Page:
September 21, 2021

Peruemb

The World's Local Health

Procedural Posture

3 min read
Procedural Posture

Plaintiff insured sought review of a judgment of the Superior Court of the City and County of San Francisco (California), which determined that defendant insurer was not responsible for the liability assumed by the insured in settling a third party’s claim for an intentionally inflicted injury.

 

Overview

A third party asserted a claim against the insured for damages that arose out of an assault and the insured sought coverage from the insurer, which was denied. The insurer claimed that the policy excluded coverage for injury intentionally caused. The insured claimed that the injuries were inflicted in the act of self-defense, that he never admitted liability, and that he only settled in order to preserve his credit standing. The court held that the exclusion was only intended to prevent indemnification of the insured for his own wrongdoing and that there was no evidence that the insured acted unreasonably. The question of the insurer’s obligation to defend was open to the court’s adjudication because the insured’s liability was not established by a judgment and due to the court’s interpretation of the exclusion provision, the insured was entitled to the full amount of the settlement. The insurer was precluded from asserting a defense of lack of notice because it did not show that it was prejudiced by the insured’s failure to give a written notice until after the settlement. The respondent was not represented by any employment attorney California during evidentiary hearing.

Outcome

The judgment was reversed and the trial court was ordered to enter judgment in favor of the insured.

Procedural Posture

Defendant seller challenged the decision of the Superior Court of Los Angeles County (California), which found in favor of plaintiff buyer on its claim for breach of contract.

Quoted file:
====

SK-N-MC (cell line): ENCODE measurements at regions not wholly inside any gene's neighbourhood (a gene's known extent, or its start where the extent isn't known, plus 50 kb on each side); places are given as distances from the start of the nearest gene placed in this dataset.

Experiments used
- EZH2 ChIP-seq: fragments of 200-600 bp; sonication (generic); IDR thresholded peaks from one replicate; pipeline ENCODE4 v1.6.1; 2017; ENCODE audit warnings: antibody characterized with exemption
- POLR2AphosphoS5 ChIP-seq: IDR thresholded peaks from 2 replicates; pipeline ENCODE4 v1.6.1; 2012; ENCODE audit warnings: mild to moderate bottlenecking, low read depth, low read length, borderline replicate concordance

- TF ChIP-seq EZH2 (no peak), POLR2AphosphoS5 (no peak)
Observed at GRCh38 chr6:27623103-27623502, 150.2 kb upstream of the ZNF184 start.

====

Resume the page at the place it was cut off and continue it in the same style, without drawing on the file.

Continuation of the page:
Overview

Defendant seller and plaintiff buyer entered into a contract whereby defendant agreed to sell an office building to plaintiff. The office building had only one subtenant, the subtenant paid the tenant, and then tenant would pay defendant. Pursuant to the contract, defendant agreed to supply plaintiff with estoppel certificates that would be signed by the tenants and would reflect the terms of each tenants’ lease. The subtenant refused to sign an estoppel certificate, so defendant put an estoppel certificate into escrow, showing monthly rental in the amount of $ 9,327.61. After the escrow closed, plaintiff discovered that the subtenant’s rents was only $ 6,177.60. Plaintiff filed an action against defendant alleging intentional and negligent misrepresentation, breach of contract, and money had and received. The jury found for defendant on the fraud and money claims and for plaintiff on the claim of breach of contract claim. Defendant appealed, and the court affirmed the trial court’s judgment in favor of plaintiff, finding no error in the trial court’s ruling that defendant owed plaintiff a duty to be accurate in the furnishing the amount of the subtenant’s rent.

Outcome

The court affirmed the trial court’s judgment in favor of plaintiff buyer on the breach of contract claim, holding that it found no error in the trial court’s ruling that defendant buyer owed a duty to furnish plaintiff with accurate information.